Home arrow JavaScript arrow Page 2 - Creating User-Defined JavaScript Objects, Properties and Methods
JAVASCRIPT

Creating User-Defined JavaScript Objects, Properties and Methods


Did you know that the user could create his own objects, properties and methods? This is the third and last part of a series on adding and deleting JavaScript properties and methods. First, we shall see how to add and delete properties and methods at run time. After that I will show you the privilege that JavaScript gives to the user.

Author Info:
By: Chrysanthus Forcha
Rating: 5 stars5 stars5 stars5 stars5 stars / 6
October 09, 2009
TABLE OF CONTENTS:
  1. · Creating User-Defined JavaScript Objects, Properties and Methods
  2. · The Top Level eval Function
  3. · User Created Objects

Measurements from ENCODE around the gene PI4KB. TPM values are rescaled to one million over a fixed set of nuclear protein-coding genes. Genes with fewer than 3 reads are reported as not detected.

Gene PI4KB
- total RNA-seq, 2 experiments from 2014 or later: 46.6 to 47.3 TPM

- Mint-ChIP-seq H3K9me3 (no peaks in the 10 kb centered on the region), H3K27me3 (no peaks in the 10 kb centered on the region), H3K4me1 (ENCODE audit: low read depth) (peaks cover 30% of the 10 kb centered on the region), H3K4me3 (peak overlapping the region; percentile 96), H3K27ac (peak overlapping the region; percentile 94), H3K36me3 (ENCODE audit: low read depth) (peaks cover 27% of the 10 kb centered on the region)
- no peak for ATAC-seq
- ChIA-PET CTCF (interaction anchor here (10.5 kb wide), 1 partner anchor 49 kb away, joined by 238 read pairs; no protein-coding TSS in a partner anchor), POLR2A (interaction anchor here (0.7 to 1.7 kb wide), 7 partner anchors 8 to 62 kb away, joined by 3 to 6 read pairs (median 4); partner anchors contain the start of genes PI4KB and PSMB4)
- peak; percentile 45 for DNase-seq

4. · Creating User-Created Objects

print this article
SEARCH DEVARTICLES

Creating User-Defined JavaScript Objects, Properties and Methods - The Top Level eval Function
(Page 2 of 4 )

There is a top level JavaScript function called the eval function. The syntax is:

eval(string)

The argument of the eval function is a string. If the string represents an expression, eval evaluates the expression and returns the result. If the argument (string) represents one or more JavaScript statements, eval performs the statements.

If the argument of eval is not a string, eval returns the argument unchanged.

User Adding Properties and Methods

Let us start with this code segment:

function functionType1()

{

alert('This is function type one');

}


function function1()

{

alert('This is function one');

}


function ObjectType()

{

this.propertyType1 = "Yes type one";

this.methodType1 = functionType1;

}


var theObject = new ObjectType();

The first function, functionType1(), will be the method for the constructor function object type. The second function, function1(), is the one the user will add to the theObject object derived from the object type. The constructor function for the object type is shown above. It is the one we have been using. It has one property and one method. We have already talked about the method (functionType1()).